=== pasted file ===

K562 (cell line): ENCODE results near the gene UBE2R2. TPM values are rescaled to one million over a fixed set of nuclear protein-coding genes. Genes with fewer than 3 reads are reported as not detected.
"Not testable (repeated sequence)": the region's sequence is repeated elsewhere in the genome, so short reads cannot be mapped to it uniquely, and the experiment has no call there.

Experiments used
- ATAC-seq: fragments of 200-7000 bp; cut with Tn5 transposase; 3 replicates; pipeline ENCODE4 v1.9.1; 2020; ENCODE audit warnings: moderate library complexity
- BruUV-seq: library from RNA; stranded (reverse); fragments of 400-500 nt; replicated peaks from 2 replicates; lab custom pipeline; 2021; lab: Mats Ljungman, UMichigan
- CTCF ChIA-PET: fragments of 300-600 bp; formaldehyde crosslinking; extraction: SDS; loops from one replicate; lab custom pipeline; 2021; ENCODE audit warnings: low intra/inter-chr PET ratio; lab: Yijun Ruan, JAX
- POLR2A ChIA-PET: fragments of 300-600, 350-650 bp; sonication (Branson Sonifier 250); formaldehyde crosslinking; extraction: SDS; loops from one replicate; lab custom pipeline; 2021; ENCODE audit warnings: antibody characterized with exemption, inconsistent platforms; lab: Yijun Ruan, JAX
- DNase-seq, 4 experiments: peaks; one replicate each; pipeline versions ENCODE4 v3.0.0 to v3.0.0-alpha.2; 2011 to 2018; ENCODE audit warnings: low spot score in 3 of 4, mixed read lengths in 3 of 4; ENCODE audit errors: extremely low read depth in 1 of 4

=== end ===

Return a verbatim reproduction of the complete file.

K562 (cell line): ENCODE results near the gene UBE2R2. TPM values are rescaled to one million over a fixed set of nuclear protein-coding genes. Genes with fewer than 3 reads are reported as not detected.
"Not testable (repeated sequence)": the region's sequence is repeated elsewhere in the genome, so short reads cannot be mapped to it uniquely, and the experiment has no call there.

Experiments used
- ATAC-seq: fragments of 200-7000 bp; cut with Tn5 transposase; 3 replicates; pipeline ENCODE4 v1.9.1; 2020; ENCODE audit warnings: moderate library complexity
- BruUV-seq: library from RNA; stranded (reverse); fragments of 400-500 nt; replicated peaks from 2 replicates; lab custom pipeline; 2021; lab: Mats Ljungman, UMichigan
- CTCF ChIA-PET: fragments of 300-600 bp; formaldehyde crosslinking; extraction: SDS; loops from one replicate; lab custom pipeline; 2021; ENCODE audit warnings: low intra/inter-chr PET ratio; lab: Yijun Ruan, JAX
- POLR2A ChIA-PET: fragments of 300-600, 350-650 bp; sonication (Branson Sonifier 250); formaldehyde crosslinking; extraction: SDS; loops from one replicate; lab custom pipeline; 2021; ENCODE audit warnings: antibody characterized with exemption, inconsistent platforms; lab: Yijun Ruan, JAX
- DNase-seq, 4 experiments: peaks; one replicate each; pipeline versions ENCODE4 v3.0.0 to v3.0.0-alpha.2; 2011 to 2018; ENCODE audit warnings: low spot score in 3 of 4, mixed read lengths in 3 of 4; ENCODE audit errors: extremely low read depth in 1 of 4